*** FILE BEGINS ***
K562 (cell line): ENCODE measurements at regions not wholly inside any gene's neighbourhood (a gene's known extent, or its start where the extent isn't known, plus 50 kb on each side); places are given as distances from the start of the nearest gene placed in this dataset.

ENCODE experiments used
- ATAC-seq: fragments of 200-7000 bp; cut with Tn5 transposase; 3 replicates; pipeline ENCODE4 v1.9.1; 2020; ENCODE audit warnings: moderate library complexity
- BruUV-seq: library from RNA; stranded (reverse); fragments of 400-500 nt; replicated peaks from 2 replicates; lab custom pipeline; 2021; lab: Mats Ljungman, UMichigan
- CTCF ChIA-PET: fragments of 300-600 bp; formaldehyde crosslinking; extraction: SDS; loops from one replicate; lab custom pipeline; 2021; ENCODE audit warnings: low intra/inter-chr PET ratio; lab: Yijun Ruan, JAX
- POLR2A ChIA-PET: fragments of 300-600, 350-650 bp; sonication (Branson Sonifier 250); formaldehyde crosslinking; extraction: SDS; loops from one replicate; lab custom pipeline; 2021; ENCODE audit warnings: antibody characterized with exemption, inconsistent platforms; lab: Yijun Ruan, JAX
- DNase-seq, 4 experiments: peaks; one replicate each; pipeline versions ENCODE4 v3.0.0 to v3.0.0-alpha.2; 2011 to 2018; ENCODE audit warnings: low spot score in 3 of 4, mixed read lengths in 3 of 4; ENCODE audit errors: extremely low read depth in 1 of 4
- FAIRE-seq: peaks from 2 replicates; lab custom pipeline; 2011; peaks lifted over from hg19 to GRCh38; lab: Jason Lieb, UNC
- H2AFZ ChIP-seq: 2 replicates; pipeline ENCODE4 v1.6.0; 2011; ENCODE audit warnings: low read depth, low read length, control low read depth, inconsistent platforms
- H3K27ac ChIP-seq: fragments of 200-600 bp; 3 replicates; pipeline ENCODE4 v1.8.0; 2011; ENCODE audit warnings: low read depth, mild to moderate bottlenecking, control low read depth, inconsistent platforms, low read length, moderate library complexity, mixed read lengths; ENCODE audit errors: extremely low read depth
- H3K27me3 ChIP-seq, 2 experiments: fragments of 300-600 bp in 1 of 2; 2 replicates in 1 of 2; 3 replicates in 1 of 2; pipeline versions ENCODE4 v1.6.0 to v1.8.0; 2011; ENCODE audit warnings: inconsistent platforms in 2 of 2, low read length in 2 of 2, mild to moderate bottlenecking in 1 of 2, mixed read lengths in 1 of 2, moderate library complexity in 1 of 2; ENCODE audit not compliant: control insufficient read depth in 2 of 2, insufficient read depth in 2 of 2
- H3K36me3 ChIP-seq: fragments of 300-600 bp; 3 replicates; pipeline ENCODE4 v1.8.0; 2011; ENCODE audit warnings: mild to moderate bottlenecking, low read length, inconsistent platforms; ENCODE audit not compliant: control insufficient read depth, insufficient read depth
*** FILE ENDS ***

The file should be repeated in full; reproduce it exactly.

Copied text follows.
K562 (cell line): ENCODE measurements at regions not wholly inside any gene's neighbourhood (a gene's known extent, or its start where the extent isn't known, plus 50 kb on each side); places are given as distances from the start of the nearest gene placed in this dataset.

ENCODE experiments used
- ATAC-seq: fragments of 200-7000 bp; cut with Tn5 transposase; 3 replicates; pipeline ENCODE4 v1.9.1; 2020; ENCODE audit warnings: moderate library complexity
- BruUV-seq: library from RNA; stranded (reverse); fragments of 400-500 nt; replicated peaks from 2 replicates; lab custom pipeline; 2021; lab: Mats Ljungman, UMichigan
- CTCF ChIA-PET: fragments of 300-600 bp; formaldehyde crosslinking; extraction: SDS; loops from one replicate; lab custom pipeline; 2021; ENCODE audit warnings: low intra/inter-chr PET ratio; lab: Yijun Ruan, JAX
- POLR2A ChIA-PET: fragments of 300-600, 350-650 bp; sonication (Branson Sonifier 250); formaldehyde crosslinking; extraction: SDS; loops from one replicate; lab custom pipeline; 2021; ENCODE audit warnings: antibody characterized with exemption, inconsistent platforms; lab: Yijun Ruan, JAX
- DNase-seq, 4 experiments: peaks; one replicate each; pipeline versions ENCODE4 v3.0.0 to v3.0.0-alpha.2; 2011 to 2018; ENCODE audit warnings: low spot score in 3 of 4, mixed read lengths in 3 of 4; ENCODE audit errors: extremely low read depth in 1 of 4
- FAIRE-seq: peaks from 2 replicates; lab custom pipeline; 2011; peaks lifted over from hg19 to GRCh38; lab: Jason Lieb, UNC
- H2AFZ ChIP-seq: 2 replicates; pipeline ENCODE4 v1.6.0; 2011; ENCODE audit warnings: low read depth, low read length, control low read depth, inconsistent platforms
- H3K27ac ChIP-seq: fragments of 200-600 bp; 3 replicates; pipeline ENCODE4 v1.8.0; 2011; ENCODE audit warnings: low read depth, mild to moderate bottlenecking, control low read depth, inconsistent platforms, low read length, moderate library complexity, mixed read lengths; ENCODE audit errors: extremely low read depth
- H3K27me3 ChIP-seq, 2 experiments: fragments of 300-600 bp in 1 of 2; 2 replicates in 1 of 2; 3 replicates in 1 of 2; pipeline versions ENCODE4 v1.6.0 to v1.8.0; 2011; ENCODE audit warnings: inconsistent platforms in 2 of 2, low read length in 2 of 2, mild to moderate bottlenecking in 1 of 2, mixed read lengths in 1 of 2, moderate library complexity in 1 of 2; ENCODE audit not compliant: control insufficient read depth in 2 of 2, insufficient read depth in 2 of 2
- H3K36me3 ChIP-seq: fragments of 300-600 bp; 3 replicates; pipeline ENCODE4 v1.8.0; 2011; ENCODE audit warnings: mild to moderate bottlenecking, low read length, inconsistent platforms; ENCODE audit not compliant: control insufficient read depth, insufficient read depth